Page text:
Shanghai (AFP) - The Chinese national appointed to lead the NBA in China faces an uphill battle to restore its image and profits after last year's pro-democracy row, basketball fans and state media said on Wednesday.
The NBA on Tuesday named Michael Ma as China chief executive, tasked with repairing relations after Houston Rockets general manager Daryl Morey tweeted in support of Hong Kong protesters last October.
The tweet infuriated the Chinese government and basketball fans, caused state broadcaster CCTV to stop showing matches, and has imperilled the NBA's most valuable market outside of the US.
Ma, who takes over from American Derek Chang, worked previously for the NBA and played a key role in building its brand in China. He takes over on June 1.
But posts on leading sports website Hupu said that only Morey's sacking would bring back Chinese fans.
"The smartest thing would be to just fire Morey and for the NBA to officially apologise, otherwise nothing changes," said one posting.
"It's not that the NBA doesn't understand this, they just won't do it," added another
The nationalistic Global Times newspaper published a report late Tuesday with the headline: "Naming native Chinese as NBA China boss 'not enough' to win mainland market back".
The NBA's current season is suspended because of the coronavirus pandemic.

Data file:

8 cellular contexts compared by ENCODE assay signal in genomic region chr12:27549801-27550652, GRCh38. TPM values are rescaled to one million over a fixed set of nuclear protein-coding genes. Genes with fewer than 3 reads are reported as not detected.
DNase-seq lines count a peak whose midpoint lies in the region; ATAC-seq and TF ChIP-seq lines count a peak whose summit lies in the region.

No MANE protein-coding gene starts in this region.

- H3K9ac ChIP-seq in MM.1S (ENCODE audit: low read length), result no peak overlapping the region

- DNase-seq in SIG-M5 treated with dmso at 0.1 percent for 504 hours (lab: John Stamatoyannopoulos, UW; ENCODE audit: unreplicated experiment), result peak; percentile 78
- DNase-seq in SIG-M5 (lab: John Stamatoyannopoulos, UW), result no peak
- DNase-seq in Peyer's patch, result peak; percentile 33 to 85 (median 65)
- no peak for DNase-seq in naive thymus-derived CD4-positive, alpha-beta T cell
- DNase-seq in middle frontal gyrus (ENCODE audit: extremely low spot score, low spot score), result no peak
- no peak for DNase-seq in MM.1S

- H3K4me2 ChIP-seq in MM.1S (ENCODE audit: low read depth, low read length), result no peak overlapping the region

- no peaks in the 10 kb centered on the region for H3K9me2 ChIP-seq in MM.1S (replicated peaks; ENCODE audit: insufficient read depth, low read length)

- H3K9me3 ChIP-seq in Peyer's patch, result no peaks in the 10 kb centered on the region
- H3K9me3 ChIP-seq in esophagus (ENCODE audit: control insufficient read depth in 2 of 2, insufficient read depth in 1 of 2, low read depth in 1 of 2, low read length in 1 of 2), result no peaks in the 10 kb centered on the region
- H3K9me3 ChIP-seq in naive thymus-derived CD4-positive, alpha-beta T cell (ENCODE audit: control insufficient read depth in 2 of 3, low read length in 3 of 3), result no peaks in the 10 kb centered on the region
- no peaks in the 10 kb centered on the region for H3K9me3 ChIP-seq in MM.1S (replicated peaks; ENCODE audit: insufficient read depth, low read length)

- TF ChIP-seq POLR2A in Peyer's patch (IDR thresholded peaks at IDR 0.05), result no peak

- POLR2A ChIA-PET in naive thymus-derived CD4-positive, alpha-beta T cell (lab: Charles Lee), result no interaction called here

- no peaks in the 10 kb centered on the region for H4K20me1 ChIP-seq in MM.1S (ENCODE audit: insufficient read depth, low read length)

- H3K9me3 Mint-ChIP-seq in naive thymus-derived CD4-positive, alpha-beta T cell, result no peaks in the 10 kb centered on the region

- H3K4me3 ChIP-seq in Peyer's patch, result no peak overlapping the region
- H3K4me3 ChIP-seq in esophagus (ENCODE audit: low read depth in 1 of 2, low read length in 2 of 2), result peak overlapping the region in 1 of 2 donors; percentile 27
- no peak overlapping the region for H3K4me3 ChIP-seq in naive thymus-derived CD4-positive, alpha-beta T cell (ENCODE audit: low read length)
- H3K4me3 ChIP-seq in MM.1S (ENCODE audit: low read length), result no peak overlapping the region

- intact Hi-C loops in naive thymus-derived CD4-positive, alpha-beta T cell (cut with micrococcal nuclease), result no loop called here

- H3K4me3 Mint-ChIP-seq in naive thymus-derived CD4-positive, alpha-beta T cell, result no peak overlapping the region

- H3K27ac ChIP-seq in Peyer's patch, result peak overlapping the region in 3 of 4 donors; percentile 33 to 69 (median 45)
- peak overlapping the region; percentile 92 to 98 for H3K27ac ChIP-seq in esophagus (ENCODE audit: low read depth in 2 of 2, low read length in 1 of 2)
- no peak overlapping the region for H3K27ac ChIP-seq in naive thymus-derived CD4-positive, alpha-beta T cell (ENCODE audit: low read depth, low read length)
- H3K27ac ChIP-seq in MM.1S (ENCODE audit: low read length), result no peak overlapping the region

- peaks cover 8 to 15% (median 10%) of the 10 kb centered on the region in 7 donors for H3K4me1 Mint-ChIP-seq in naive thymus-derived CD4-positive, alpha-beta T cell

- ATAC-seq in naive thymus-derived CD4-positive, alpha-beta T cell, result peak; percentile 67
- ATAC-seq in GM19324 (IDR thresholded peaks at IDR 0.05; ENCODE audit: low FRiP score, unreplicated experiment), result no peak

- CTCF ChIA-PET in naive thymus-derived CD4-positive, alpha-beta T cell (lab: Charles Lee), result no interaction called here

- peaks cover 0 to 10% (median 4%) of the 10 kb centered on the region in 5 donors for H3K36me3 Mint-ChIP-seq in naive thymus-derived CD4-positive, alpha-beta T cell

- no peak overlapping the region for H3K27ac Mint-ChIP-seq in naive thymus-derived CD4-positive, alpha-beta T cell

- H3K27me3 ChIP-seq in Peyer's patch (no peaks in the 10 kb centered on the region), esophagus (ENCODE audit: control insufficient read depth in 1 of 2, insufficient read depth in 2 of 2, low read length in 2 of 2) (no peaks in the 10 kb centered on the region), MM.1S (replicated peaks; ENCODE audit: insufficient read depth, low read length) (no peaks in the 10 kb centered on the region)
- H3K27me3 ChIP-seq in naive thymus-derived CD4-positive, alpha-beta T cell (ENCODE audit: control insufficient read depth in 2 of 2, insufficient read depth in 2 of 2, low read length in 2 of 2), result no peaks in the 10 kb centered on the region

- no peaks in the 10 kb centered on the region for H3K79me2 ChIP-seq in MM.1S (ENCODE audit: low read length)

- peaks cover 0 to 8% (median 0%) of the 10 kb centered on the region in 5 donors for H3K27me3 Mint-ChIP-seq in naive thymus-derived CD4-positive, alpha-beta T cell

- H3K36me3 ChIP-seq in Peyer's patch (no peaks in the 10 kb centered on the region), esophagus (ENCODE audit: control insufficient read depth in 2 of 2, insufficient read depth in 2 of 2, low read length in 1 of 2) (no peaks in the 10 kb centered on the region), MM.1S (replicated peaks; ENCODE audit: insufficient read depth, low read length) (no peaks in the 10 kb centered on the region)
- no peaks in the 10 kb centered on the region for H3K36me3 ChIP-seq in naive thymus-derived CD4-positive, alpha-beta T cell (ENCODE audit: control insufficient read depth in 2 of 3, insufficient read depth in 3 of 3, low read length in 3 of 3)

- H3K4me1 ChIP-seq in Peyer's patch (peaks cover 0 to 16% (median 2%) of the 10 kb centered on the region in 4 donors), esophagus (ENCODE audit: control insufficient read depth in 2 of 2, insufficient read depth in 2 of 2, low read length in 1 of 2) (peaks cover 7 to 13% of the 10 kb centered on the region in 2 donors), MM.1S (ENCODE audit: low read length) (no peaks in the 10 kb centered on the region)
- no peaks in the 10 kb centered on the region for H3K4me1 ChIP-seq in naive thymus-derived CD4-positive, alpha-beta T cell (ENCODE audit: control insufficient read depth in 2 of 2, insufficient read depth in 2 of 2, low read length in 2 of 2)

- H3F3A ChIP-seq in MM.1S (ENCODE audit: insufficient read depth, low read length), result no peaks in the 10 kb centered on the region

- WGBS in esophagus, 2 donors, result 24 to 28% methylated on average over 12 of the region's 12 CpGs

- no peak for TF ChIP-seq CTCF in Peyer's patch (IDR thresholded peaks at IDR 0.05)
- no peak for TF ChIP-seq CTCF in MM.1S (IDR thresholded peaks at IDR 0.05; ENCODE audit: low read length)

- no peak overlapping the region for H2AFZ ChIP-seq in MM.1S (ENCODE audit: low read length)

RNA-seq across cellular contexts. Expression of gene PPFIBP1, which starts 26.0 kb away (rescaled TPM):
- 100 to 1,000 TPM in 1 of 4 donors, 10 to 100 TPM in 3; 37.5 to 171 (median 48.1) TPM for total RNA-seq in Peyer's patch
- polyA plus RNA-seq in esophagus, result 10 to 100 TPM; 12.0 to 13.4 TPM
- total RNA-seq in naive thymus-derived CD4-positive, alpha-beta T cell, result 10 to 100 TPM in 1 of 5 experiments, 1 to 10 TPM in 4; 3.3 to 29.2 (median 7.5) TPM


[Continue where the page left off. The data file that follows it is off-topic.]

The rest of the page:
The league had said in April that Chang, appointed in 2018, was leaving to spend more time with his family, making no mention of the China spat.
The league said Ma "will be responsible for further enhancing the popularity of basketball and the NBA in China".
Underlining the task he faces, CCTV on Monday said there was no prospect of easing its blackout on NBA matches.
At the height of the row, NBA commissioner Adam Silver insisted that the league would not gag its personnel or apologise over Morey's tweet, saying it supported the right of NBA players and employees to speak freely in line with American values.
The backlash has cast a cloud over the NBA's huge broadcasting, merchandising and sponsorship interests in the China.
Silver said in February that the league expected to lose "several hundred million dollars" because of the row.